We’re fortunate to have at least 600 million devices connected to our system that feed us data, collected by moving vehicles. TomTom is a pioneer in this type of ‘floating car data’ (FCD). Thanks to advances in machine learning, it is possible to turn this free-floating data into very accurate information. Indeed, some of our legacy data collections systems, e.g. cellular networks, are becoming obsolete.

‘Floating car data’ has an almost futuristic ring to it…in keeping with the spirit of this new industry. The European Union and other government entities are playing their part in building this new future. They foresee that systems like FCD will form the foundation blocks of what they call ‘cooperative intelligence transport systems’, with its rather unwieldy acronym of C-ITS. Read more about how TomTom is partnering in C-ITS (here) to improve traffic services and create new ones.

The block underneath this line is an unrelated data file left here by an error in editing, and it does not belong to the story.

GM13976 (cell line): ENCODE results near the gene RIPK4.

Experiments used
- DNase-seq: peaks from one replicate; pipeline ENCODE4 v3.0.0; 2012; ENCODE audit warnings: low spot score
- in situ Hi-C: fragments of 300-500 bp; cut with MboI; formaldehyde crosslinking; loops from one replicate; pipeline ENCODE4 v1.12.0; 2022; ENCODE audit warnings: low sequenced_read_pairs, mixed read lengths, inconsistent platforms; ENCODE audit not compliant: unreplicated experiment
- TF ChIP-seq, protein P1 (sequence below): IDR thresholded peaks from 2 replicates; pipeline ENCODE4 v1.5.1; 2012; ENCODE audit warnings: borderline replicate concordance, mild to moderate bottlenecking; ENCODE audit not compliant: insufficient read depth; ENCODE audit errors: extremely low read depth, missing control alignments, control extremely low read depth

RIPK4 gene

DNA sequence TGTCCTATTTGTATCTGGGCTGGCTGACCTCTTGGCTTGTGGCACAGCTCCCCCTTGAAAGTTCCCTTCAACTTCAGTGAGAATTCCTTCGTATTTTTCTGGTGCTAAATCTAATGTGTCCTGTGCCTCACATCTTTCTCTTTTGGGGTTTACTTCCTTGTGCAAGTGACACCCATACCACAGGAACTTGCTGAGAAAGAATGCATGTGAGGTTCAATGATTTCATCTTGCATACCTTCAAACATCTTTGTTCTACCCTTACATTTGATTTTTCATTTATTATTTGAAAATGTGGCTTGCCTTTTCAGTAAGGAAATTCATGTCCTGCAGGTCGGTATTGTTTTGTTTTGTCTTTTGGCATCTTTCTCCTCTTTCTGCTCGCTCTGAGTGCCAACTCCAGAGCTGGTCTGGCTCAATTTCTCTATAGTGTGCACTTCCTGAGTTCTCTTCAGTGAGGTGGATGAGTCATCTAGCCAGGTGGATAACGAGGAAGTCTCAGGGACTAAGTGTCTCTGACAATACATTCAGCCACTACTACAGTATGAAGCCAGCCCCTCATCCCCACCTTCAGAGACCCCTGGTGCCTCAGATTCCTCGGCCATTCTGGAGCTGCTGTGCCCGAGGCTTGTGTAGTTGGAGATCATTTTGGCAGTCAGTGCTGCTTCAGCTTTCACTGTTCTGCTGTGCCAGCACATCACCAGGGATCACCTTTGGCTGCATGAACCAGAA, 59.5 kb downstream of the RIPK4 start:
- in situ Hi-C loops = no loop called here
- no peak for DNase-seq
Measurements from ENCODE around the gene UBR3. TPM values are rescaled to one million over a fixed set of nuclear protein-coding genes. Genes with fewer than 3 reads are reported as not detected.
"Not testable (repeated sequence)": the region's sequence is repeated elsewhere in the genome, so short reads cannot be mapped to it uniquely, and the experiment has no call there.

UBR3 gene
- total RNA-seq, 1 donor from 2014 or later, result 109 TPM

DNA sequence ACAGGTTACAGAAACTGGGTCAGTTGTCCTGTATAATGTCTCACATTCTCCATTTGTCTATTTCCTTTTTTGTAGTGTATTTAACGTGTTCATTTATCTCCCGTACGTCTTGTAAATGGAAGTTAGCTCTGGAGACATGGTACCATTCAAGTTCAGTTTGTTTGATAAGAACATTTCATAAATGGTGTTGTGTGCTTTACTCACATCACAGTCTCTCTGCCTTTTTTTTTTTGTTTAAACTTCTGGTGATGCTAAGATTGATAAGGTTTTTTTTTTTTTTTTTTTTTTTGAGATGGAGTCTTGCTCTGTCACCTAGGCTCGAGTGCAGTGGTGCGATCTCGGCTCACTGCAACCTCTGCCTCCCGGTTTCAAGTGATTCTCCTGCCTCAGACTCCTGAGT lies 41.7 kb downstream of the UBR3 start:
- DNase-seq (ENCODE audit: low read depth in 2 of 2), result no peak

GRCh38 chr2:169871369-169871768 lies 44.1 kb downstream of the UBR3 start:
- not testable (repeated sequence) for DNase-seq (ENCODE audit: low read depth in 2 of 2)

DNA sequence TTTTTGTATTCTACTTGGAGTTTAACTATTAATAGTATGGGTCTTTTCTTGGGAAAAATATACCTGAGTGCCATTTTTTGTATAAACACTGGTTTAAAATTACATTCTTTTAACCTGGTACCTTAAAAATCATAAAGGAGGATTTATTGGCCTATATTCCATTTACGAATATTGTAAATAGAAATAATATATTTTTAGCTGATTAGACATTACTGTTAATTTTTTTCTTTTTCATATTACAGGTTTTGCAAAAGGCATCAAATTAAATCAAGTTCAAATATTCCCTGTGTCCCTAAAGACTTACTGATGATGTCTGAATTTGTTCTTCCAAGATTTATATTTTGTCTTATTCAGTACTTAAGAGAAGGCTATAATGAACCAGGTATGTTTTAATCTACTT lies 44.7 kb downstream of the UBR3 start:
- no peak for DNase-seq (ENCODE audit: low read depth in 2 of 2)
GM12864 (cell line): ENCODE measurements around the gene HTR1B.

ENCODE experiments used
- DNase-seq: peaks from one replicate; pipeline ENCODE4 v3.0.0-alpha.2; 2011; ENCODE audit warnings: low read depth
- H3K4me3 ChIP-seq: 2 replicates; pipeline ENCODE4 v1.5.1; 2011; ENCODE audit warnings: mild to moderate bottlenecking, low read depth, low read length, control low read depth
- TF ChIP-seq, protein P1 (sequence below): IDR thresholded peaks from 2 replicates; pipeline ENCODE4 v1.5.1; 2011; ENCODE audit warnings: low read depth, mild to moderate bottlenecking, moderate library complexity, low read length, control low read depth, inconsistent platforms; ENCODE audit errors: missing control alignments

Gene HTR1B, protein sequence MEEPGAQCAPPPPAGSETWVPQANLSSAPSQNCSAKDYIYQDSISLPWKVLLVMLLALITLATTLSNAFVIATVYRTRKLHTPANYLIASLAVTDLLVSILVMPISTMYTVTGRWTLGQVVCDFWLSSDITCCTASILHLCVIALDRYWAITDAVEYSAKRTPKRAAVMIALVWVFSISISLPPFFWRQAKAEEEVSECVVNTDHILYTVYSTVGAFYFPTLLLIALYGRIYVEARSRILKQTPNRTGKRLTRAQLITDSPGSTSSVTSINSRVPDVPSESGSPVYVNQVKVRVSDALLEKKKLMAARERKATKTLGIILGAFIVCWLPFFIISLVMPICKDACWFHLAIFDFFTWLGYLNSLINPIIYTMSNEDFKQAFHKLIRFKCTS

User data is not only important for real-time traffic information, it’s also key to building real-time maps. Mapmaking used to be static, but today it should be updated in real-time. We collaborate with our partners – including Uber employees – to help edit our maps. In the past we would not make the changes before closing the database and doing a quality check. Today we can do automatic quality checks and therefore edit and update maps on the fly.

What makes us different to Google?

In the 1990s, TomTom was a consumer brand name and Google wasn’t. Today most of our end-users don’t know that they’re relying on TomTom. But we are still the world’s biggest location technology provider, with around a billion people using our tech on a daily basis. We’re also different to Google in terms of our business model. We don’t repurpose user data for advertising, which many clients value. And we’re also different in that TomTom offers uncompiled map data, which means clients can build their own search, routing or navigation engine on top of our data. Thus, our data licensing model is different to Google’s. Read How Sygic navigation solutions use TomTom map and traffic to show drivers the way.

TomTom’s future role